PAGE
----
I have had the privilege of taking Jade Beall's yoga and dance classes in the desert and was thrilled to see the popularity of her A Beautiful Body Project touching the central nerve of so many women. As a media consultant and television producer, I could instantly see why so much attention was paid to such a simple and obvious message. I believe that so much of the content we put out in the media directs women to be something that they aren't: "Be skinnier", "Be a loving, unconditional wife -- all the time", "Be a Better Parent (or your children will end up messed up)", "Have a cleaner home (or your neighbors will notice)", "Don't eat this (or you'll be fat)." Being confronted with all these messages on a daily basis, I believe Jade Beall's photography showed women that it was simply perfect to be exactly as we are...and that is already beautiful! What a relief in that message. What an absolute exhale.
"It's dangerous that women are fed on comparison instead of acceptance," says New York Times Bestselling Co-Author of Taming Your Alpha Bitch," Christy Whitman, "Her photo exposé, which boldly redefines our culture's concept of 'beauty,' rings out in defiance against the message perpetually drilled into our heads by pop culture and Madison Avenue; a message so pervasive that many women have internalized it as if it were the truth. That message, simply stated, is that who we are is not enough."
Professionally, I produce media content for a living, and Jade Beall hit a tipping point with hits on the Today Show, BBC, The Guardian, and numerous other outlets worldwide which started here on The Huffington Post. In order for a news story to hit with that kind of press with extended momentum, it usually has to be centered on a tragedy, and yet this was simply a beautiful message, a turnaround in terms of media interest. I think women are simply tired of being told what to do and who to be.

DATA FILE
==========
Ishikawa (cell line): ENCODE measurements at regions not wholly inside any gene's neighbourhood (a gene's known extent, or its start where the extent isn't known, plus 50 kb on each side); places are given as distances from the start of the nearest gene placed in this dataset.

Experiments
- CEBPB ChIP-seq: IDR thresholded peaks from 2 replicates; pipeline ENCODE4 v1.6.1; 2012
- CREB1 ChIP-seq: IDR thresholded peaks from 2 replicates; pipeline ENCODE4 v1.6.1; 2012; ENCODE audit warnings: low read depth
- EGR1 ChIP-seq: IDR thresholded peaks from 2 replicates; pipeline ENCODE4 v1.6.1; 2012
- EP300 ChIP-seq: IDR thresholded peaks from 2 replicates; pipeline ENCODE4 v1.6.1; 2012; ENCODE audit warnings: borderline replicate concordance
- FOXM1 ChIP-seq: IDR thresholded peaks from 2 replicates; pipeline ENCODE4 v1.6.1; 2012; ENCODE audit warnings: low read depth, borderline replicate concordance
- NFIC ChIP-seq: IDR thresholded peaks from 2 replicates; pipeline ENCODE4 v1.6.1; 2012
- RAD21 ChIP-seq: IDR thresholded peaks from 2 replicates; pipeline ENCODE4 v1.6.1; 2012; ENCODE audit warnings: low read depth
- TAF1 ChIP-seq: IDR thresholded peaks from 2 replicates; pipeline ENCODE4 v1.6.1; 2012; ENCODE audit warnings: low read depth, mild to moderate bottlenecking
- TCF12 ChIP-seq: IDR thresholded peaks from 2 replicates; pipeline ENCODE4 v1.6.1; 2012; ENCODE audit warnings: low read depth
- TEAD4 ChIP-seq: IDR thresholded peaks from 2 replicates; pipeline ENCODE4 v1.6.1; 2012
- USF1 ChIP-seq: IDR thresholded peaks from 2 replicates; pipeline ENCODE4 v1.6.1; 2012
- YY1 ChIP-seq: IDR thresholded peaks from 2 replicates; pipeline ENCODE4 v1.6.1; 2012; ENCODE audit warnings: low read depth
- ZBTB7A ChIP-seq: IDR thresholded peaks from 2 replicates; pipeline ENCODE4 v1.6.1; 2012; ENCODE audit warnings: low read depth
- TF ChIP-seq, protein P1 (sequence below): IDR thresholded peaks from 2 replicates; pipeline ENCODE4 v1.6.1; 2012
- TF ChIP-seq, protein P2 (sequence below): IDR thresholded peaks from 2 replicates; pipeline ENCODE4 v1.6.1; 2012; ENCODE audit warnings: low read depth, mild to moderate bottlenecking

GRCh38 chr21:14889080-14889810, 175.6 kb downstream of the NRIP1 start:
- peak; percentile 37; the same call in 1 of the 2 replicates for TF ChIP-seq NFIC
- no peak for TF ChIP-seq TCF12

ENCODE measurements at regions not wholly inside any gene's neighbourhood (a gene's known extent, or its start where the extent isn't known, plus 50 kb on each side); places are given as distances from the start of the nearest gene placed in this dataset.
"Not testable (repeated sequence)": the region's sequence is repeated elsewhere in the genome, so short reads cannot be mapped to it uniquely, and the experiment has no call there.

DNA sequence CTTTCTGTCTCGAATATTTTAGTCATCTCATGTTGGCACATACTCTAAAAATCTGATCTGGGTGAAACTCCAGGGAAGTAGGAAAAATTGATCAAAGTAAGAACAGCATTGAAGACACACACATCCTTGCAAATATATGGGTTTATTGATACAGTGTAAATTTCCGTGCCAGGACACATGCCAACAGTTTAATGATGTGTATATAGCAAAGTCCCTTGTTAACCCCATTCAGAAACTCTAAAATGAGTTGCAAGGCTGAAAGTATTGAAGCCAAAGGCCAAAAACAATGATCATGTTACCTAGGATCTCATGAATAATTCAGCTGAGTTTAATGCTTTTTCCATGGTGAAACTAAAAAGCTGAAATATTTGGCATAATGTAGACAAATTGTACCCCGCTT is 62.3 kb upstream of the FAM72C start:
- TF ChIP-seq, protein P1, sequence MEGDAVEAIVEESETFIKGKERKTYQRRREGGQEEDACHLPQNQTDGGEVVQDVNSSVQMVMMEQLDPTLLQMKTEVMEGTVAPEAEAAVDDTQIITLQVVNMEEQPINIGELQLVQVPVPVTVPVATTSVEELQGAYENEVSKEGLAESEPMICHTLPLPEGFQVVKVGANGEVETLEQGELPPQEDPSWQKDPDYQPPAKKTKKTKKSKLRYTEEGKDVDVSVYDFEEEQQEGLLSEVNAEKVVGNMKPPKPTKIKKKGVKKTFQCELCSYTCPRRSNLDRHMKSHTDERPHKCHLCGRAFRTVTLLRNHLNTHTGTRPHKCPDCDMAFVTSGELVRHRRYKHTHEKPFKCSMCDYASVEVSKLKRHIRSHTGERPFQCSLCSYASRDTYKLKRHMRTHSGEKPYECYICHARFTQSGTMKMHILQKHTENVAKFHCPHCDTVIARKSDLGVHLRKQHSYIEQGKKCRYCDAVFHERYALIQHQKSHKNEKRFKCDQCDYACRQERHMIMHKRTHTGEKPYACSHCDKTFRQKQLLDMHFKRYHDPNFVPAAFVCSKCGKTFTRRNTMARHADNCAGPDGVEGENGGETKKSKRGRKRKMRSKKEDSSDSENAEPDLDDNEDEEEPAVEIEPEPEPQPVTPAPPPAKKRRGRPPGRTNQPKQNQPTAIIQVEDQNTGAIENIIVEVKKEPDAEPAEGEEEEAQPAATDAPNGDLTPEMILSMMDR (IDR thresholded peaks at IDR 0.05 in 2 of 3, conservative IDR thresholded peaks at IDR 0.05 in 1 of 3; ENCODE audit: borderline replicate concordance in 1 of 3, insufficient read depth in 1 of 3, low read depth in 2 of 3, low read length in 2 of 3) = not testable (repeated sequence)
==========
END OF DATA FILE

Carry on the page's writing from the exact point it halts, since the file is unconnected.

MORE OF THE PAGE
"We commit a form of suicide. As long as we use our economic power to buy into messages, without realizing it, this 'if only' mentally has become the lens through which many of us view ourselves," says Christy Whitman, founder of the Enlightened Kid Program and mother of two boys. "Happiness, peace, and contentment live 'out there' somewhere, just outside our reach, and the more feverishly we seek the next quick fix, the less able we are to see, enjoy and appreciate everything that is working perfectly, right now, in this moment. When we are operating under the false belief that we are not enough, we temporarily lose our connection with our essence -- the inner presence that lights up our eyes and breathes meaning to all our outer experiences."
"One of the things I find the most damaging is the idea that there is a one-size-fits-all mentality about women," says Gina Cloud, Founder of GinaCology, who believes that a woman's physical distortions start in their teenage years. "That our bodies and psyches must conform to what someone else has decided we should be; that anyone outside of us defines what beauty is."
So far, the media ate the story up. Naked -- perfectly imperfect perfect women. The Daily Mail wrote on June 25, "Jade Beall, a mother-of-one from Tucson, Arizona, began by publishing a series of semi-nude self-portraits on Facebook, revealing all the scars and imperfections that came with pregnancy and the birth of her son, Sequoia." Hundreds of women around the world reached out to Beall asking for their portrait to be taken. Maybe the shift here is that finally the media took notice of reflecting who women are instead of telling them who they need to be.
Anyone can get the project currently titled Volume 1: Mothers by clicking here.